Panel Recommends Thigh Fracture Warning for Bone Drugs

The American Society of Bone and Mineral Research Femoral Fracture Task Force is recommending that US health regulators rewrite the warning labels for a popular class of osteoporosis drugs called bisphosphonates because of their possible association with atypical femur fractures. Bisphosphonates include drugs sold under the brand names <"">Actonel, Boniva, and <"">Fosamax.

The task force recommendation was prompted by its finding that the bone drugs might be linked to the rare, but serious, type of thigh bone fracture. The study was released today, and is slated to be published in the Journal of Bone and Mineral Research.

In conducting the study, the task force looked at 310 cases of atypical femur fractures and found that in 291 cases the patients had been taking bisphosphonates. The majority of patients had been taking the drugs for more than five years. Many of the patients were also taking glucocorticoids, which can lower bone density and increase fracture risks.

The report notes that more than half of the patients studied experienced groin or thigh pain for a period of weeks or months before their fractures.

Just this past March, we reported that the US Food & Drug Administration (FDA) was reviewing bisphosphonates for a possible link to atypical subtrochanteric femur fractures in some patients who’ve been on the drugs for several years. Such fractures occur in the bone just below the hip joint and can be extremely painful. The FDA announced the review after two studies suggested bisphosphonates might adversely affect bone quality and increase risk of atypical fractures of the femur when used for four or more years.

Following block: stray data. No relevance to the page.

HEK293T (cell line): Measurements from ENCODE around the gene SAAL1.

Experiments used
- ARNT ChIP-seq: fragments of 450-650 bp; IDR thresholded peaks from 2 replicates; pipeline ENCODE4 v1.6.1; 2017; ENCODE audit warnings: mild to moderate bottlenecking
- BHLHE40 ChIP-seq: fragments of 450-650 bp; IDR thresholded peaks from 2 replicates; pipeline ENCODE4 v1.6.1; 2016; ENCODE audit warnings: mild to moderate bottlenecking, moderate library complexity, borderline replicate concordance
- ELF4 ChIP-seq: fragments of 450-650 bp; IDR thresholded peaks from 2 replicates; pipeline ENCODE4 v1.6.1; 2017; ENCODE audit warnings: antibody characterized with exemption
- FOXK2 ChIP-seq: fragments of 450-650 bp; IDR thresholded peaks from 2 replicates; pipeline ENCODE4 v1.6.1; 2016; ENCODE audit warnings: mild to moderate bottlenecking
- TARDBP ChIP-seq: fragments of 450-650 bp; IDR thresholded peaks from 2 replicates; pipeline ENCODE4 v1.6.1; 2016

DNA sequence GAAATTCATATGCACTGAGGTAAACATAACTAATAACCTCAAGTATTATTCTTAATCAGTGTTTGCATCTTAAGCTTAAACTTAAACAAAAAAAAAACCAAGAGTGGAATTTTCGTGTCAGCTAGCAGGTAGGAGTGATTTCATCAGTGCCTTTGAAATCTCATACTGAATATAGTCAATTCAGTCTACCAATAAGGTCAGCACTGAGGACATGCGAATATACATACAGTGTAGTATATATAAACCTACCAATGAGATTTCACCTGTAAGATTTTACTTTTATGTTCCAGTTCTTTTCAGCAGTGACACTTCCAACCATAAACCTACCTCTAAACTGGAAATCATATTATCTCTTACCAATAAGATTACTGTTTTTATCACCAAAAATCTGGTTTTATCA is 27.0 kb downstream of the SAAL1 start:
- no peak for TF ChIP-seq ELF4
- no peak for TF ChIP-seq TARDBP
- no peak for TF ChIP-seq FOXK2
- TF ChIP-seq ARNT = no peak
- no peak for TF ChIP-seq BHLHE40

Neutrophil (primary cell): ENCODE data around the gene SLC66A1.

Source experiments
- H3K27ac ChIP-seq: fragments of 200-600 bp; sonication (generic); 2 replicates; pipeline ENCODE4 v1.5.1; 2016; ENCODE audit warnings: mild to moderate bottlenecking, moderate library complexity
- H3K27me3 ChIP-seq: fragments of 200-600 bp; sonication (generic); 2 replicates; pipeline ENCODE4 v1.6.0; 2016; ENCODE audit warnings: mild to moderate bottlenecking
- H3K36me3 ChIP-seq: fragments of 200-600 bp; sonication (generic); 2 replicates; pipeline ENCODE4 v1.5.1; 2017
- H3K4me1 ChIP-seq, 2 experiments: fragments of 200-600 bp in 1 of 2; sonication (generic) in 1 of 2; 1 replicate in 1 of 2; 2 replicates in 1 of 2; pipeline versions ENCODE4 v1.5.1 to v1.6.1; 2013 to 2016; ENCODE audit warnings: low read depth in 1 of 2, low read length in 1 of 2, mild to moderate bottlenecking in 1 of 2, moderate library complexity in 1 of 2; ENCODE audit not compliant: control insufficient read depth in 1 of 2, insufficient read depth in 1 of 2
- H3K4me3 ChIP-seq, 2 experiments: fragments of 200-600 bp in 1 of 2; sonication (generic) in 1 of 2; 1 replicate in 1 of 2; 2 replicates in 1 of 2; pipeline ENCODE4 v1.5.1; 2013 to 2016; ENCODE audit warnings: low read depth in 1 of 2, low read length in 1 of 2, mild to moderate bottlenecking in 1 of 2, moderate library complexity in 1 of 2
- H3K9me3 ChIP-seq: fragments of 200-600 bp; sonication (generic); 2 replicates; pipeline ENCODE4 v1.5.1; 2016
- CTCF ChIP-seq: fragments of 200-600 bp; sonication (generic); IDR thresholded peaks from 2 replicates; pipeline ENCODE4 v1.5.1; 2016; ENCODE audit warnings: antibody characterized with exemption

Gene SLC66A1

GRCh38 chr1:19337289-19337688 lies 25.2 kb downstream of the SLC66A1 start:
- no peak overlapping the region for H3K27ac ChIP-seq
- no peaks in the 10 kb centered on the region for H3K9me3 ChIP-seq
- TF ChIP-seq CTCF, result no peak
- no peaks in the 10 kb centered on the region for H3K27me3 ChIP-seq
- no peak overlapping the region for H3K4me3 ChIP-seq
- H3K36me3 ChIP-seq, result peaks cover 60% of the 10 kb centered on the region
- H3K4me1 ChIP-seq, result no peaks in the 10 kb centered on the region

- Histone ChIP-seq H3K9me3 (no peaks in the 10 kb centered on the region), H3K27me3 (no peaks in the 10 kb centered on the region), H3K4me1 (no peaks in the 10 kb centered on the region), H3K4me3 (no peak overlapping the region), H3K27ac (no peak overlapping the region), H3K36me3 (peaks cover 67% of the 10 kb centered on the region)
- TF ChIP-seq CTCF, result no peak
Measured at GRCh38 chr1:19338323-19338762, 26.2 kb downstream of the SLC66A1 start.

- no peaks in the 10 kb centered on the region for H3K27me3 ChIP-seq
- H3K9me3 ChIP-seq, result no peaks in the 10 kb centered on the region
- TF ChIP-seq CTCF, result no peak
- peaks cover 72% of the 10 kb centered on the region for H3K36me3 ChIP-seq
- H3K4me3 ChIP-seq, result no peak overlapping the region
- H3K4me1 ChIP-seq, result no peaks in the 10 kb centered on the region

In announcing that safety review, FDA said it would be working closely with outside experts, including members of the American Society of Bone and Mineral Research Subtrochanteric Femoral Fracture Task Force, to gather additional information that may provide more insight into this issue.

In their report the task force is recommending that the FDA:

• Change the product’s labeling to alert doctors and patients to the risk of these fractures and their warning signs.

• Develop new diagnostic codes for these fractures that will improve reporting of these cases.

• Establish an international registry of patients with these fractures to track cases and provide data for research.

This entry was posted in Pharmaceuticals. Bookmark the permalink.

© 2005-2018 Parker Waichman LLP ®. All Rights Reserved.